Google's New Chromebook Is a Joke
Pundits can't believe the $1.3K price tag
By Kevin Spak, Newser User
Posted Feb 22, 2013 12:05 PM CST
A man uses the Google Chromebook Pixel laptop computer after an announcement in San Francisco, Thursday, Feb. 21, 2013.   (AP Photo/Jeff Chiu)

(Newser) – Google unveiled its new touchscreen Chromebook yesterday, and it was not what anyone was expecting. Until now, Google's Chromebooks have been exceedingly cheap, but the Chromebook Pixel will cost a whopping $1,300—for a computer that can only run web apps. Here's what pundits are saying:

  • "What is Google thinking?" asks Jean-Baptiste Su at Forbes. "The Chromebook Pixel is, simply put, a ripoff!" It costs more than the MacBook Air, and it's "not even a real computer. ... Nobody in their right mind should spend that kind of money on a laptop that does so little."

  • Windows 8 got some pretty rough reviews, but this "makes that look like a design of genius," writes Preston Gralla at ComputerWorld. It "lacks serious storage," and it's useless if you're not online. But hey, it has three microphones. "Be still my beating heart—three microphones! That surely makes it worth every penny."
  • "The hardware is amazing" and it "exudes fine engineering," writes confirmed Chromebook fan Mark Hachman at PC Magazine, but even he'd balk at the price. The touchscreen is wonderfully responsive, but "you have to wonder: Why do I need this again?"
  • Sam Biddle's verdict at Gizmodo: "Any other computer at that price is better. Any." The screen's nutty 3:2 aspect ratio makes no sense, and most things won't be optimized for its high-res display. LTE data sounds great—but you only get 100MB a month for free. "The Pixel is a self-contradiction, an absurdity, a Kia with rims, a waste of your time. To say nothing of money."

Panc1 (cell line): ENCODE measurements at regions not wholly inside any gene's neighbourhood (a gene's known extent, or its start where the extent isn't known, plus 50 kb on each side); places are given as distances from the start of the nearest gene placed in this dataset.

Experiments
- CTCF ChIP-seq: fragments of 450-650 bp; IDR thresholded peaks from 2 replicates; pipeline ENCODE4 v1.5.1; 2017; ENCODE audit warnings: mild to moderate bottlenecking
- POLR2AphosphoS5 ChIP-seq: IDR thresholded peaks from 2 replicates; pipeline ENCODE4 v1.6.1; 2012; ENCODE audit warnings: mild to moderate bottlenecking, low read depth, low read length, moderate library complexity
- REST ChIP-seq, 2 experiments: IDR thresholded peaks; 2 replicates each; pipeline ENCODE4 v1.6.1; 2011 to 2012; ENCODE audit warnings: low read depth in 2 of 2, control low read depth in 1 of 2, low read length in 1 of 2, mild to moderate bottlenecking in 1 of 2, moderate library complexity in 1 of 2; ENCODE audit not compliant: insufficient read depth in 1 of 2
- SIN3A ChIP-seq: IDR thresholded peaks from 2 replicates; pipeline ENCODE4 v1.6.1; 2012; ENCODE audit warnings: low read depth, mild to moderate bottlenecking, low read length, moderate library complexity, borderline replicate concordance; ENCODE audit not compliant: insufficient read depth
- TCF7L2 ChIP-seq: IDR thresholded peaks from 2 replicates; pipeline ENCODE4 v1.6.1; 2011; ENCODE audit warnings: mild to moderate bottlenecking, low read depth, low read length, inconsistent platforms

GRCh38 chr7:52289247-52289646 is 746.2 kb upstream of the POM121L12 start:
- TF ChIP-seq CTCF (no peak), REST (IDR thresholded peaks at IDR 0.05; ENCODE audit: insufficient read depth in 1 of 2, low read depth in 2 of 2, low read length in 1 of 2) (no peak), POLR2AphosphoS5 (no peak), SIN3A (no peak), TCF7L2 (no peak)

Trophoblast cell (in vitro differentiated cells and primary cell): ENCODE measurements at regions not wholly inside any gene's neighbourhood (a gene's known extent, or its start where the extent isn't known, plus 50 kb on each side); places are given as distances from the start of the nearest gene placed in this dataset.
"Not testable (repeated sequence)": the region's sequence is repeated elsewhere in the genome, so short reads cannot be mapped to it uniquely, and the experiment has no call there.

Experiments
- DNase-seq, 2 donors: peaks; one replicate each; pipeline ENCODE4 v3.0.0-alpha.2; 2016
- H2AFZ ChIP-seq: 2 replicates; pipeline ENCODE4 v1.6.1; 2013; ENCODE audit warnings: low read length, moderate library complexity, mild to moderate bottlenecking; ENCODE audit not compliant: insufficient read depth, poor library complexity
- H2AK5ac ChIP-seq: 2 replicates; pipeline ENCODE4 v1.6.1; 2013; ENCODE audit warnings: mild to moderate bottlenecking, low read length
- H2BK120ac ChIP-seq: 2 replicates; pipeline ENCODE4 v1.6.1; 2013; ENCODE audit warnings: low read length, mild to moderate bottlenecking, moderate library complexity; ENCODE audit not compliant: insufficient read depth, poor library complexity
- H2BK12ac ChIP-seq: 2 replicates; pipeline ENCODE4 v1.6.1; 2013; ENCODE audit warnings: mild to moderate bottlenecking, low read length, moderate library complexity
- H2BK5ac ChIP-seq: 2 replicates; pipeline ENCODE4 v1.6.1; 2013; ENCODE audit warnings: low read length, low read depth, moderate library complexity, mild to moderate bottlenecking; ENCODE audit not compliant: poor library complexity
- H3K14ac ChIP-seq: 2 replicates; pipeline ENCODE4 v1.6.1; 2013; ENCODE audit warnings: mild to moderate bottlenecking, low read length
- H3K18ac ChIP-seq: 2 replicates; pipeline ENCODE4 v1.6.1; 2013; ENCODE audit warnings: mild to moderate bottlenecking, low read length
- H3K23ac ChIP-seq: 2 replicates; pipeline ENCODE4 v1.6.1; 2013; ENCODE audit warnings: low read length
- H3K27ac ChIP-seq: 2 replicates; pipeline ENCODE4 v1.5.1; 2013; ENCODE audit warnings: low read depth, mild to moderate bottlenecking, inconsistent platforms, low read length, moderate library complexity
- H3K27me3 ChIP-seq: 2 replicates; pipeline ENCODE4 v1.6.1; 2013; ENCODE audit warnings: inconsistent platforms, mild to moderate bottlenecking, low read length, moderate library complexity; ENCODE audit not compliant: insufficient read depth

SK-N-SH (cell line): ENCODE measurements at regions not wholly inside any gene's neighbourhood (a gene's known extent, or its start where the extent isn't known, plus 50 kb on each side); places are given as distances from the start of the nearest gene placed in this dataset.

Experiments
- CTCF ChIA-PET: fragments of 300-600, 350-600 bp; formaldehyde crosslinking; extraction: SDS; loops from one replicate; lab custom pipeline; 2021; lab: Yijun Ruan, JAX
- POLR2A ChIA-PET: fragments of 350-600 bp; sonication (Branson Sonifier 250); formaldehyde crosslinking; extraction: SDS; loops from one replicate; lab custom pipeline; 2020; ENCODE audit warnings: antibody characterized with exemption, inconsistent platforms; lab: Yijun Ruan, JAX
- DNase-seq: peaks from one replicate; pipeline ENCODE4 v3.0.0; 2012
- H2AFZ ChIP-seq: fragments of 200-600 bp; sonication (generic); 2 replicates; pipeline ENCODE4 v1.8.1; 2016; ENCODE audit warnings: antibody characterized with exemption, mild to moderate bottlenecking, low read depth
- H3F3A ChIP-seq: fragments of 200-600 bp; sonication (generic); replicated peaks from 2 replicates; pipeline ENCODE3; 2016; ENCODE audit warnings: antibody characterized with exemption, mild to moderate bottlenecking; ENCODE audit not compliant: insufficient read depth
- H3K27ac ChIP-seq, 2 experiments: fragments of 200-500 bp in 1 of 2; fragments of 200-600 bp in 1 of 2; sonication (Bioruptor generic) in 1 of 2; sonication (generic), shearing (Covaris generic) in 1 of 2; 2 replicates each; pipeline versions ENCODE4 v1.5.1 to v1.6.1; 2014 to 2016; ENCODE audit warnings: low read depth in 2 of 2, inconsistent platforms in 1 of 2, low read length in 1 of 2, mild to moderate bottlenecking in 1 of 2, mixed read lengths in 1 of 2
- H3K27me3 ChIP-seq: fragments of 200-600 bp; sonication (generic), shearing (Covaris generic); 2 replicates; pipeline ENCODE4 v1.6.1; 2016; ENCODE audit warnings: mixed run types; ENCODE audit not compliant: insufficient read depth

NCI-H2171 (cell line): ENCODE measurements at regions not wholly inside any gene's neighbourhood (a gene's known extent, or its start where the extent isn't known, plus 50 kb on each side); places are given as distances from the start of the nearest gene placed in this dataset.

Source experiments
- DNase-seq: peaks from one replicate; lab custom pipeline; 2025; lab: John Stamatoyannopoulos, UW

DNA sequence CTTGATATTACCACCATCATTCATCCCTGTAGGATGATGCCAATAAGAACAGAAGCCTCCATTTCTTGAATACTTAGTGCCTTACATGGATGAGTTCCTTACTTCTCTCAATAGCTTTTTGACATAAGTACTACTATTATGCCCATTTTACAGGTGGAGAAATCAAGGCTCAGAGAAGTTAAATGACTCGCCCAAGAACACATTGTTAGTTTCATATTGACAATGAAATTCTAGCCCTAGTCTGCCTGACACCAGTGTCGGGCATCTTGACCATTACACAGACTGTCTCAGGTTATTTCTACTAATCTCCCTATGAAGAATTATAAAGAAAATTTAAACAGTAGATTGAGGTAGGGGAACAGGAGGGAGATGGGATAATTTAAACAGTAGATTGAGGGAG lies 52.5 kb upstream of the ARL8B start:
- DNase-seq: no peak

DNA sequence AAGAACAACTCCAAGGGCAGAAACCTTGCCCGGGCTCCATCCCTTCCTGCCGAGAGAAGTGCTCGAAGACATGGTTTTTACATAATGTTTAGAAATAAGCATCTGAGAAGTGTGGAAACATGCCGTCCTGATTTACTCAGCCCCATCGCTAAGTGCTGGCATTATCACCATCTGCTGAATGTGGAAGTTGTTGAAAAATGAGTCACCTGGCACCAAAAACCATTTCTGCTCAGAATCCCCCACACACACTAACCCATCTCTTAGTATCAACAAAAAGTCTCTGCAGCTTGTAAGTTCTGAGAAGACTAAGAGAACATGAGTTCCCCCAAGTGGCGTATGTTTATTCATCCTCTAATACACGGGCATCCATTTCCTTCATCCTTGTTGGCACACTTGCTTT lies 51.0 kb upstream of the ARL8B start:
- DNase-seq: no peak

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Showing 3 of 16 comments
Feb 25, 2013 2:56 PM CST
Google is an advertising company masquerading as a technology company. Their primary *customer* isn't really the consumer, it's the advertiser. As a result, Google doesn't really build consumer products --- they build personal data collection and advertising delivery systems that could be mistaken for consumer products as long as you don't examine them too closely. This is why their focus often seems a little off kilter (a solution looking for a problem, remember Google Wave?) to consumers who frequently don't fully grasp just how they fit into Google's business model.
Feb 22, 2013 10:11 PM CST
I fricking hate the direction that computers are going. I want a functional operating system, I want my own programs and storage (screw the cloud), I want a real keyboard, and I want to run actual programs like spreadsheets and word processors, not just cute little apps. I have an Android tablet which is useful for travel and a few other things, but I don't regard it as a functional computer.
Feb 22, 2013 2:55 PM CST
For 1300 I want a reach around.